People being aware of their HIV status is the first step to stopping the spread of disease. HIV testing is simple, but in many parts of the world, it's not so easy to access a health center offering testing. Traveling long distances for an HIV test may not exactly be on the to-do list of many people living in a place like sub-Saharan Africa, much less returning to get their results.
One answer is bringing the clinic, or at least the HIV test, to the people.
Earlier this year, the Global Health Investment Fund (GHIF) announced that it was making a $6 million loan to Atomo Diagnostics, a point-of-care diagnostics company improving rapid testing platforms. GHIF was established in 2013 by the Gates Foundation and JP Morgan Chase. Over the past few years, the fund has backed some serious projects in vaccines, late-stage therapeutics, and diagnostics targeting low-income populations around the world.
That loan would allow Atomo to scale its AtomoRapid testing products, which offer a quick and easy-to-use self-test for HIV and other infectious diseases. A portion of those funds were also earmarked to help the company commercialize its HIV self-test. Now Gates is once again backing Atomo’s work, this time through the foundation rather than GHIF with $2.6 million in grant funding.
Atomo will use the grant to further develop its rapid diagnostic test, focusing specifically on the development of affordable and accessible HIV testing. While the company did not disclose what countries it would target with its rapid testing equipment, it did announce that it would be commercially launching its products in “key” global markets with high HIV burdens. Sub-Saharan Africa certainly falls into that category.
This may not be the first time Gates has backed Atomo, but it is the first time it has awarded the company a grant. This also isn’t the first time the foundation has invested in point-of-care diagnostics.
Last year, the Gates Foundation, the Merck Global Health Innovation Fund and UNITAID invested a total of $8.4 million in Daktari Diagnostics, a Massachusetts-based company that pours its energies into solving the world’s most pressing health challenges. The total $8.4 million take broke down like this: Merck invested $5 million, UNITAID, $2.7 million; and Gates $600,000.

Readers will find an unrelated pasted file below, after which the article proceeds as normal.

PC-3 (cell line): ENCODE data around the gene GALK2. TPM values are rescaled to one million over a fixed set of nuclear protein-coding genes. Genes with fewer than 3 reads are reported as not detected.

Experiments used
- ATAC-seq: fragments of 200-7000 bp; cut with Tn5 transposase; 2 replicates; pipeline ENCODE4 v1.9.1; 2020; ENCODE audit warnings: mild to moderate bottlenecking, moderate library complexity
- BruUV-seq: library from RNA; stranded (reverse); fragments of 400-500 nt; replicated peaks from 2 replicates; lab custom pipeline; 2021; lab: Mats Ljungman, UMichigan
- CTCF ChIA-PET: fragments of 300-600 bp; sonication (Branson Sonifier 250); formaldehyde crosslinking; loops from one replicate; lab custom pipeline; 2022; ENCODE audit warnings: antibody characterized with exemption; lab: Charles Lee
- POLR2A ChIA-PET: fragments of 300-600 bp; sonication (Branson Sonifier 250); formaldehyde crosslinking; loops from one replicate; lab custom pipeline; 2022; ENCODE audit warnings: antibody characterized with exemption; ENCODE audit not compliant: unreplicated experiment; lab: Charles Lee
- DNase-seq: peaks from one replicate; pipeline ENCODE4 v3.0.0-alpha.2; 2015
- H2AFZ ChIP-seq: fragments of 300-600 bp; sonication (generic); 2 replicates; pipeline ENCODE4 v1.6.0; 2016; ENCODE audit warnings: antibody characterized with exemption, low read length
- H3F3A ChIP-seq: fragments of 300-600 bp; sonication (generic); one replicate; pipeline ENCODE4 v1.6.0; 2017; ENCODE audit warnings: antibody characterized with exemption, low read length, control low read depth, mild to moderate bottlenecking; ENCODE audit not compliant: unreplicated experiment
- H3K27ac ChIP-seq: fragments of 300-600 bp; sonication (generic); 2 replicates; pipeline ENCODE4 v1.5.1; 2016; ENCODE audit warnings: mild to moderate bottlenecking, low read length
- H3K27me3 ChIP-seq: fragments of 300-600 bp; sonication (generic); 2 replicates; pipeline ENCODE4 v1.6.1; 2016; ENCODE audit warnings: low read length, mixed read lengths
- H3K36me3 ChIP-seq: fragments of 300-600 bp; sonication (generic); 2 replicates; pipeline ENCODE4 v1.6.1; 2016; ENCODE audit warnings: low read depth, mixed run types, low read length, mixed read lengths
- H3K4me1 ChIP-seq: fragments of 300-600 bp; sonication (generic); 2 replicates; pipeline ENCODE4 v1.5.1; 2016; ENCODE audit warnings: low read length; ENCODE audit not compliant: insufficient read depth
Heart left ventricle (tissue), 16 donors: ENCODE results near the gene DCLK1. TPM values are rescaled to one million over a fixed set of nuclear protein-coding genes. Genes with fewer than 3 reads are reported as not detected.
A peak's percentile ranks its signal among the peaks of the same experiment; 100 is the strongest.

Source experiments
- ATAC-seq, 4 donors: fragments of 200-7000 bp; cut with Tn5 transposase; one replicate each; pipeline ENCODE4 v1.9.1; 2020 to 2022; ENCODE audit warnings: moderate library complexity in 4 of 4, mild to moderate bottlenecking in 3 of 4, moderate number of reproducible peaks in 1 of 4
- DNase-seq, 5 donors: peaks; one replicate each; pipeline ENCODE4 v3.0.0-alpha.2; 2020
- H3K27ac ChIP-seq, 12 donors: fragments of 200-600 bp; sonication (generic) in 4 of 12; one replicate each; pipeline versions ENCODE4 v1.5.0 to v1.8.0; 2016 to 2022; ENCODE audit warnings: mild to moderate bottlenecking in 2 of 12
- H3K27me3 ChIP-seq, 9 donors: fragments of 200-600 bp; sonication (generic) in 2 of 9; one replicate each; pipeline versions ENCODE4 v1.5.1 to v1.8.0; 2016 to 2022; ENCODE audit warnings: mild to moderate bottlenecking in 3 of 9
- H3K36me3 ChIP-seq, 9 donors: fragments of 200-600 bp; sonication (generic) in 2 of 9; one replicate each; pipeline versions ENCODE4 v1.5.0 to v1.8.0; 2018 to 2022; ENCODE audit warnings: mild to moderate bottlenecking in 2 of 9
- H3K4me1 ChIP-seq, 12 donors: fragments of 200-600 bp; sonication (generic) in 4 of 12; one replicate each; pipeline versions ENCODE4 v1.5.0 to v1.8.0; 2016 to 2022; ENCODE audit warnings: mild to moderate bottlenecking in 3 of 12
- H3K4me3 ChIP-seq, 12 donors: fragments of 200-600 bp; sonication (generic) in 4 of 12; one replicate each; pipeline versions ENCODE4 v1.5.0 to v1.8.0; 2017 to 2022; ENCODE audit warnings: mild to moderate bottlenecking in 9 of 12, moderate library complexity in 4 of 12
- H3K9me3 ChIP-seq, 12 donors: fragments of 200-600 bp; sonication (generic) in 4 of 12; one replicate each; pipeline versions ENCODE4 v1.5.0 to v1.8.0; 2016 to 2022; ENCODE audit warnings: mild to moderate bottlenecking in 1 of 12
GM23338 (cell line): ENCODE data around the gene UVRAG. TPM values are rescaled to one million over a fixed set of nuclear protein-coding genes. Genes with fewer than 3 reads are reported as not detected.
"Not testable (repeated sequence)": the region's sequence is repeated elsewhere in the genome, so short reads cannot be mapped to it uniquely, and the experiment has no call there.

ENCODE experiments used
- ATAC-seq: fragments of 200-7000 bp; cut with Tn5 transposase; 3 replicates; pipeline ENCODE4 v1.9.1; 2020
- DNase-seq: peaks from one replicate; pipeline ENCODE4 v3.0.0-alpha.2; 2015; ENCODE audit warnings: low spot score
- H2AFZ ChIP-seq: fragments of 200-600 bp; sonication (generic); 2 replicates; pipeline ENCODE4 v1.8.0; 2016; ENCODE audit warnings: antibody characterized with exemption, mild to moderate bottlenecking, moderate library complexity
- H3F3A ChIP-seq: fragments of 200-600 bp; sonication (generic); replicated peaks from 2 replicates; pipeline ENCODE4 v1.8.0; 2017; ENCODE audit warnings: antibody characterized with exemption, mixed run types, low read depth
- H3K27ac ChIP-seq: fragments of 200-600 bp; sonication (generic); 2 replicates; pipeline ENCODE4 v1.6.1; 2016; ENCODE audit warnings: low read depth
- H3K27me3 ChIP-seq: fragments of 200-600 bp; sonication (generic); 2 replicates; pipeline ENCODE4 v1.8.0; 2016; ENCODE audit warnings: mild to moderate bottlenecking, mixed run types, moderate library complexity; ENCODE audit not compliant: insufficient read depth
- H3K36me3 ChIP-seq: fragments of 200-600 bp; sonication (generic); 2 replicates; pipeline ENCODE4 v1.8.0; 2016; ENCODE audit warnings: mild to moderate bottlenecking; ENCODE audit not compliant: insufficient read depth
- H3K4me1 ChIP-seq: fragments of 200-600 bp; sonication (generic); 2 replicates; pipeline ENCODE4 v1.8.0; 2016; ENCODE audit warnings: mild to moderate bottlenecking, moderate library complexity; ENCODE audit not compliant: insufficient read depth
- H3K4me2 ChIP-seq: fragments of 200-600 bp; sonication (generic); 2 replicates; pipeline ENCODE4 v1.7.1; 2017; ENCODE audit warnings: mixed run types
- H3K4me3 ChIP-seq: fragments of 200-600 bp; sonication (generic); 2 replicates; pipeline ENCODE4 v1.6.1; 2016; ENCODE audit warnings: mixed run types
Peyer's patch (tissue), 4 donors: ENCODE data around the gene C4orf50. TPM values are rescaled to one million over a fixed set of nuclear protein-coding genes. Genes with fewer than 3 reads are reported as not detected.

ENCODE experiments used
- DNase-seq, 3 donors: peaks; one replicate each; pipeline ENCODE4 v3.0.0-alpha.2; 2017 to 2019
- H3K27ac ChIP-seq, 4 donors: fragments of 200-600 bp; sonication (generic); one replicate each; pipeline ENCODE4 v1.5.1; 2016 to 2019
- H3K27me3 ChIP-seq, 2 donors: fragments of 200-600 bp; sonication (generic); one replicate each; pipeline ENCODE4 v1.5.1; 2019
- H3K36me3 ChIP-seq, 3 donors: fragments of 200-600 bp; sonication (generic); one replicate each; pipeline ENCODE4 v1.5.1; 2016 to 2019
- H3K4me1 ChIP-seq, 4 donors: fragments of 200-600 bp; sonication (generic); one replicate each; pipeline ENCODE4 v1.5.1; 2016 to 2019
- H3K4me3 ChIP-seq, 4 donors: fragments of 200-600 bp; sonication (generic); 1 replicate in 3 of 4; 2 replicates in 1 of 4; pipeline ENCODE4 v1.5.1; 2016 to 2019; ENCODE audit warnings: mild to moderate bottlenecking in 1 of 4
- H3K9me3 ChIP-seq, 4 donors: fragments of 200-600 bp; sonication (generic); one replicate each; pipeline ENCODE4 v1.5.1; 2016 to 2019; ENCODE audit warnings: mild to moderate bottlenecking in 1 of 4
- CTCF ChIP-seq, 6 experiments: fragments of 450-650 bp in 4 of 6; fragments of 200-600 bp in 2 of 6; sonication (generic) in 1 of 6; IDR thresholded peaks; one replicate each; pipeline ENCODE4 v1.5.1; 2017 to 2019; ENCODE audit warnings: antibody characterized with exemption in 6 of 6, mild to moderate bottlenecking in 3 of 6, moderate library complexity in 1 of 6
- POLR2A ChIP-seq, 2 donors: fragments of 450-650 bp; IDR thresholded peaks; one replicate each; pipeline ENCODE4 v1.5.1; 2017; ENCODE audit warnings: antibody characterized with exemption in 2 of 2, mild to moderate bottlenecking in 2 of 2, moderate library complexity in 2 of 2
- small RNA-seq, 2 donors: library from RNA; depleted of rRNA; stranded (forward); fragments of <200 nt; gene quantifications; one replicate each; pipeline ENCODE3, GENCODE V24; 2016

Gates' position on the low end of the funding spectrum isn’t all that surprising. The foundation awards around $150 million to $200 million in grants to support global HIV/AIDS efforts. However, very little of that funding has been dedicated to HIV self-testing. But the foundation’s interest appears to have been piqued.
In 2011, Gates awarded PATH a $1.1 million grant to “develop a target product profile for a future HIV self-test,” focusing on high-burden areas in sub-Saharan Africa. A few years later, Gates dipped its toes in the self-testing funding waters, though a bit more cautiously, awarding two grants for $200,000 to encourage individuals to use self-testing kits not only to screen themselves, but their current and future sexual partners.
With just $200,000 in grants in 2014, for a minute, it looked like Gates was losing interest in what could be a transformative solution to halting the spread of HIV. However, in 2015, it rallied and awarded over $7 million to support various global efforts to establish feasibility, offer guidance, and, increase usage rates for HIV self-testing. The main geographical focus of these grants predominantly remained on sub-Saharan Africa.
The Gates Foundation’s latest grant to support rapid self-tests for HIV, not only speaks to its goals to see a rapid decline in HIV infection, simply HIV treatments, and improve intervention methods to prevent new infections, but it also plays into UNAIDS 90-90-90 plan.
Launched in 2014, the 90-90-90 plan has three main goals: ensuring 90 percent of HIV positive people are aware of their status; making certain that 90 percent of those diagnosed with HIV are receiving antiretroviral therapy (ART); and working toward viral suppression for 90 percent of people receiving ART by the year 2020.
According to UNAIDS, should the 90-90-90 plan succeed, around 73 percent of people around the world living with HIV will be “virally suppressed,” which will be major step toward ending the AIDS epidemic by 2030. Again, though, the first step toward achieving those ends is ensuring that people know their HIV status, and this begins with diagnostics.